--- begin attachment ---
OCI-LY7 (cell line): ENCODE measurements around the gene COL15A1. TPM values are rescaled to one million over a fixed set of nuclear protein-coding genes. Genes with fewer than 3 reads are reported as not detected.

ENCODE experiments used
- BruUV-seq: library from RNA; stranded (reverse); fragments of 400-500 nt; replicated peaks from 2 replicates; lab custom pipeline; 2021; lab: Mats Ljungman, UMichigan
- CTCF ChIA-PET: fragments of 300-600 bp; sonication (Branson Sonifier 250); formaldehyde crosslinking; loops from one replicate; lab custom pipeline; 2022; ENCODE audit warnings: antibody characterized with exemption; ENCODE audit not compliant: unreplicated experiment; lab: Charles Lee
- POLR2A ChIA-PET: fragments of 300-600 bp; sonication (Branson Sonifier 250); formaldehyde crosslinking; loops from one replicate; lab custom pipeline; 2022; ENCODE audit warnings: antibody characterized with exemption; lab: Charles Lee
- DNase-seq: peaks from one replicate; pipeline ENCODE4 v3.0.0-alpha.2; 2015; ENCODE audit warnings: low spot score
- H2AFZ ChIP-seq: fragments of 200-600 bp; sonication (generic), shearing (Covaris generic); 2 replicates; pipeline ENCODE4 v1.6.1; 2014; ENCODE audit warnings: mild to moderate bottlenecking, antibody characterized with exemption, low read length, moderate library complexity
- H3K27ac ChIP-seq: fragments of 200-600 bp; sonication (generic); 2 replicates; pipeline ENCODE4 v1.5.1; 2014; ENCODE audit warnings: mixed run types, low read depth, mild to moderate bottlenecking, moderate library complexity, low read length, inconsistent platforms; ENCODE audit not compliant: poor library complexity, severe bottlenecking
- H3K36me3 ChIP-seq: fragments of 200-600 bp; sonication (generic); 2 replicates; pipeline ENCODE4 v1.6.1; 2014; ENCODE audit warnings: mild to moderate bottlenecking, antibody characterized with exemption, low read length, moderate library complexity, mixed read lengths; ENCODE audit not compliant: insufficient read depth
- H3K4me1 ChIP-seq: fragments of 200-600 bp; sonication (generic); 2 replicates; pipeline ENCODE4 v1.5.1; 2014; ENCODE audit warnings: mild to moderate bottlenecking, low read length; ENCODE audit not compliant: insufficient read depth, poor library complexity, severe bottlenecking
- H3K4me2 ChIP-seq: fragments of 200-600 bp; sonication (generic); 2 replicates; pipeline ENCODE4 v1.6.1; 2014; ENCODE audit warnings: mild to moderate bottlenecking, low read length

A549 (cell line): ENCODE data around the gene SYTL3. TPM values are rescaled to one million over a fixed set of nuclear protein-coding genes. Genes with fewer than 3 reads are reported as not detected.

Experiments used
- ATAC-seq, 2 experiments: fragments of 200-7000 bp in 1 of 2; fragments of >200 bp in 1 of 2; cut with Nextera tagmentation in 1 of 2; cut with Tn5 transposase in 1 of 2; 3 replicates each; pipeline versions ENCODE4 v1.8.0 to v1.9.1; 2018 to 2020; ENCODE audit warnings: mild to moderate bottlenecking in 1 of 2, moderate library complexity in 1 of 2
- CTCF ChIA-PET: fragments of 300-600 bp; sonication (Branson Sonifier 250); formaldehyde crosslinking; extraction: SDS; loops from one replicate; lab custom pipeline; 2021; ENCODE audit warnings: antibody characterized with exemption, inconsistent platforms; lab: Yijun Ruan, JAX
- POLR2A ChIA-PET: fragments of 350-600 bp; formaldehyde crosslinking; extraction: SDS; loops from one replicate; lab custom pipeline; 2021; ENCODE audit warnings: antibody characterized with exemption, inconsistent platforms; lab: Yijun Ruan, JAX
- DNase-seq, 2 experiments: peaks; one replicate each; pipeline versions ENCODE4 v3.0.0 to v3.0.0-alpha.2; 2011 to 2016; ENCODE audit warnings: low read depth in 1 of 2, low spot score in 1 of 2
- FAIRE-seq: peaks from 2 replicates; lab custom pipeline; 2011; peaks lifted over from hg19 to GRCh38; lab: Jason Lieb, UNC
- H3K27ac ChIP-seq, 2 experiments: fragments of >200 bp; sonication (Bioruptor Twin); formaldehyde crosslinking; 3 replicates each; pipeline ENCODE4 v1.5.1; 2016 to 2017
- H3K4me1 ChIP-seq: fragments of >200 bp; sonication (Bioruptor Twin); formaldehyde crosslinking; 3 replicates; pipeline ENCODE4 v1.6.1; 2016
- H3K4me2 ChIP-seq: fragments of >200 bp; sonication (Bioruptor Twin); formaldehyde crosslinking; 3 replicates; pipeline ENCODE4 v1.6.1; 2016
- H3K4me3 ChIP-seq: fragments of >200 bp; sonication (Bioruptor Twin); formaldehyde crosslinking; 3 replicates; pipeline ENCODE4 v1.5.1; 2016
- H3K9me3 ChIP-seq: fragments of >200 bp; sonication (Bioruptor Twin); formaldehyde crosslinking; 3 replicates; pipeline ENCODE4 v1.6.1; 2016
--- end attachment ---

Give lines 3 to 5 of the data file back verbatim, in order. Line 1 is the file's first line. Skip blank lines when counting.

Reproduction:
- BruUV-seq: library from RNA; stranded (reverse); fragments of 400-500 nt; replicated peaks from 2 replicates; lab custom pipeline; 2021; lab: Mats Ljungman, UMichigan
- CTCF ChIA-PET: fragments of 300-600 bp; sonication (Branson Sonifier 250); formaldehyde crosslinking; loops from one replicate; lab custom pipeline; 2022; ENCODE audit warnings: antibody characterized with exemption; ENCODE audit not compliant: unreplicated experiment; lab: Charles Lee
- POLR2A ChIA-PET: fragments of 300-600 bp; sonication (Branson Sonifier 250); formaldehyde crosslinking; loops from one replicate; lab custom pipeline; 2022; ENCODE audit warnings: antibody characterized with exemption; lab: Charles Lee